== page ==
There he sits brooding in the dark.
Slouched in a Renaissance-era high-backed chair, his chin rests deep in his chest. His legs are splayed out in front of him with feet gripping the floor as if the room was slowly turning sideways in an attempt to cast him out of his seat.
His red suit is ridiculous, as it should be. The fingers of his coxcomb are flaccid, the bells noiseless. Eyes sunken, skin sallow, countenance troubled.
This is not your typical jester.
And yet in the spacious, illuminated room behind, there is revelry, frivolity. A ball ensues with nobles and aristocrats drinking and dancing, toasting and laughing.
But he will have none of it.
What I am describing is the haunting yet sublime masterpiece Stanczyk by Polish master Jan Matejko. Stanczyk was a jester serving in the courts of three consecutive Polish kings (Alexander I Jagiellon, Sigismund I the Old, and Sigismund II Augustus) during the late fifteenth, early sixteenth century. History records Stanczyk as being a man of profound wit and deep insight. An ardent patriot of the oft-embattled Polish lands, this jester served well beyond his role of easing the royal mind. He was a truth-telling advisor and keeper/defender of Polish culture. So consequential was Stanczyk to the Polish cultural consciousness that he appears repeatedly across Poland’s artistic landscape including The Wedding, a play by and the art of Leon Wyczółkowski. Perhaps the greatest literary parallel to Stanczyk is the Fool in King Lear—the funniest and wisest figure in the greatest tragedy ever written.
But in Matejko’s painting, Stanczyk is troubled. Unfolded and resting on the table next to him is a message alerting the court to an alarming turn of events. It was 1514 and the Grand Duchy of Lithuania, a stalwart ally of the Kingdom of Poland, had been dealt a mortal blow in a battle against the aggressive Grand Duchy of Moscow. After years of sieges, the Muscovites had captured the vital fortress and trade center of Smolensk. And the dire consequences for Stanczyk and the Polish people would be endured for over a century.
What has happened to them, Stanczyk’s beleaguered face betrays, is a blow of staggering magnitude. His barely perceived grimace seems to say, “I’m not sure what has happened. I am not sure what to do. And I am uncertain how we will reclaim who we once were.” Behind him, the party rolls on while the wisdom of the fool grapples with the deeper troubles at hand.
I just love Stanczyk. The image of this grieving jester is, indeed, worth a thousand words. But let me say just a few about why I like it so much.
The historical Stanczyk was vibrant and alive. He was bright with insight and quick with humor. He spent time with kings and nobles, servants and citizens. He was celebrated, but unimpressed with the accolades. His interest was not in illustrious titles and noteworthy rank, passing fashions or base passions. No. Stanczyk cared about keen wit and enduring wisdom, clever wordplay and penetrating logic, artful jest and its proximity to truth. He cared about the people, but especially the culture of the people—the fabric or soul of what truly makes a kingdom, a nation, a citizenry what it is.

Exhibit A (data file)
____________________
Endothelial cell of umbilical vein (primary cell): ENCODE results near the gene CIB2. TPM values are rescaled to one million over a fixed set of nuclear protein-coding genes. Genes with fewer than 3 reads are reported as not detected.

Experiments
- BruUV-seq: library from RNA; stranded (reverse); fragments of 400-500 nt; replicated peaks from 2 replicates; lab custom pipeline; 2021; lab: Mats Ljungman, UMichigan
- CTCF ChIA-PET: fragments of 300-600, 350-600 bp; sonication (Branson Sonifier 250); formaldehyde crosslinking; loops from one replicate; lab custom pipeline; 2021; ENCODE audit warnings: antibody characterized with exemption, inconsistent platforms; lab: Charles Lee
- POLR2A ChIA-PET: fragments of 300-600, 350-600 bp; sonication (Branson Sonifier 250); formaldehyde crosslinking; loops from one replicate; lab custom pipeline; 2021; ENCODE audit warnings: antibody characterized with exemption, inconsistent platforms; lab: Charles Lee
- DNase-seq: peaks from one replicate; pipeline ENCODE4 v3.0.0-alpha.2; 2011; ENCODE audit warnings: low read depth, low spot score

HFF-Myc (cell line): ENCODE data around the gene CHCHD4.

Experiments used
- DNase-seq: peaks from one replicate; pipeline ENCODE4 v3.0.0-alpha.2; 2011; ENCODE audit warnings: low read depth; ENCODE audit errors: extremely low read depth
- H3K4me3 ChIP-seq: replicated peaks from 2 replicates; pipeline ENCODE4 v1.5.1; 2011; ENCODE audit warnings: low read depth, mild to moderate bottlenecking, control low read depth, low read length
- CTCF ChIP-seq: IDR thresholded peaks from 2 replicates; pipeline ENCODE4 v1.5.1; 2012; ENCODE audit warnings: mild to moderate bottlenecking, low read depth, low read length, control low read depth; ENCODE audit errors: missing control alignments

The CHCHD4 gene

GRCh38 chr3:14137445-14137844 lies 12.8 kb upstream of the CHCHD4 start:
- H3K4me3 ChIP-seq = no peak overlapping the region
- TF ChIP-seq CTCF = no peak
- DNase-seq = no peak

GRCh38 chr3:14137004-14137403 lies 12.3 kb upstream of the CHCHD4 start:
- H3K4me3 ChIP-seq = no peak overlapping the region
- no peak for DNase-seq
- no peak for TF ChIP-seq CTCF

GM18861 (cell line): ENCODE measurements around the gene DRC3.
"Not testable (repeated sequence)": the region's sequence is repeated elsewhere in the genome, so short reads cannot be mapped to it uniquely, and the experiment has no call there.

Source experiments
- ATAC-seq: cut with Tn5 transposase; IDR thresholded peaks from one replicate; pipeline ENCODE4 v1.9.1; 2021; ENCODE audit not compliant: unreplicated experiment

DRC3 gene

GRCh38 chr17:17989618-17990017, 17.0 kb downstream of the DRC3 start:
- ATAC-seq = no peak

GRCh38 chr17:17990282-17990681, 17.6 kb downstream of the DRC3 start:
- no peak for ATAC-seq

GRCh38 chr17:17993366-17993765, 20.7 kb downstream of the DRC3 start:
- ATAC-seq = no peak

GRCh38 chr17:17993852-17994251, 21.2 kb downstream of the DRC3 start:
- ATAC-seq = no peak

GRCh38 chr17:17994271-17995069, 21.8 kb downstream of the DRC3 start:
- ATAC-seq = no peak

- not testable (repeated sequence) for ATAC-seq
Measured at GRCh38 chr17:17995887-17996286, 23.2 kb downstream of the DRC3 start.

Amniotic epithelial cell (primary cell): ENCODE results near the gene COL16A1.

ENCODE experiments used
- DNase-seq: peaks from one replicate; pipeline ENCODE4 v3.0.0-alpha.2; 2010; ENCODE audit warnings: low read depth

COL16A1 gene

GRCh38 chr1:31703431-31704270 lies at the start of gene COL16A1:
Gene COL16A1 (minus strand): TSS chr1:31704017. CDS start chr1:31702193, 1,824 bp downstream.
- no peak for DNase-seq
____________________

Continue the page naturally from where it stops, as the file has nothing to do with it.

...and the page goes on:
And that is why he sits stricken. To have loved his king and country, to have reveled in and suffered for Poland is to have loved the faith and the mores, the customs and the eccentricities, the songs and the stories—the culture—of home. And to lose one’s home—one’s culture—is to feel that one has lost almost everything.
Exactly 325 years later, a young man, Karol Wojtyła, found himself in an even more dire position. His Polish homeland had been crushed under the boot of the Nazis, and then terrorized by the Soviets. Not only was the Polish nation occupied and humiliated, but their very homes were pillaged and their culture all but annihilated. Wojtyła was viewed by the oppressors who knew him as a poet, a dreamer—a fool. Surely, as the jackboots tramped and the doors were broken down, this young “fool” and aspiring priest sat, if only for a moment, like Stanczyk—bereft of hope and mourning the loss of who and what his country once was.
These reflective moments of darkness in the midst of tribulation (of one form or another) are not only inevitable; they are essential. We must not avoid the chastening that comes with suffering. To care little is to grieve little. But to invest profoundly in the deep strains of culture—the faith and freedoms, the chivalry and customs, the romance and legends, the poetry and songs, the defining essence of who we are—is to risk the agony of losing it. The crucible of profound loss is where the intensely fired hope for the future is formed.
In the wake of the Battle of Smolensk, Stanczyk would live for nearly fifty years serving his king and country. Advising and assessing, ribbing and remembering, Stanczyk would offer his people a wounded but proud continuity with the culture of the past. He would be remembered as one of the greatest jesters, but also as one of the great countrymen in all of Polish history. Likewise, Karol Wojtyła—in performing clandestine plays celebrating Polish culture, in illegally taking vows to the Catholic priesthood, and in standing as Pope John Paul II and listening to millions of his Polish countrymen chanting together, “We want God! We want God!”— brought his battered culture from consuming darkness to the very light of day
Stanczyk and Karol Wojtyła knew something about loss. But, especially, they understood that the greatest loss is not always life, but the loss of culture, the sense of who you truly are. In darkness, they brooded . . . but only because they were willing to confront the tragedy of what was becoming of them. In time, inspired by the memory of what is true and the unshakeable sense of personal and cultural identity, two “fools” walked out of darkness and into the brilliant light of day.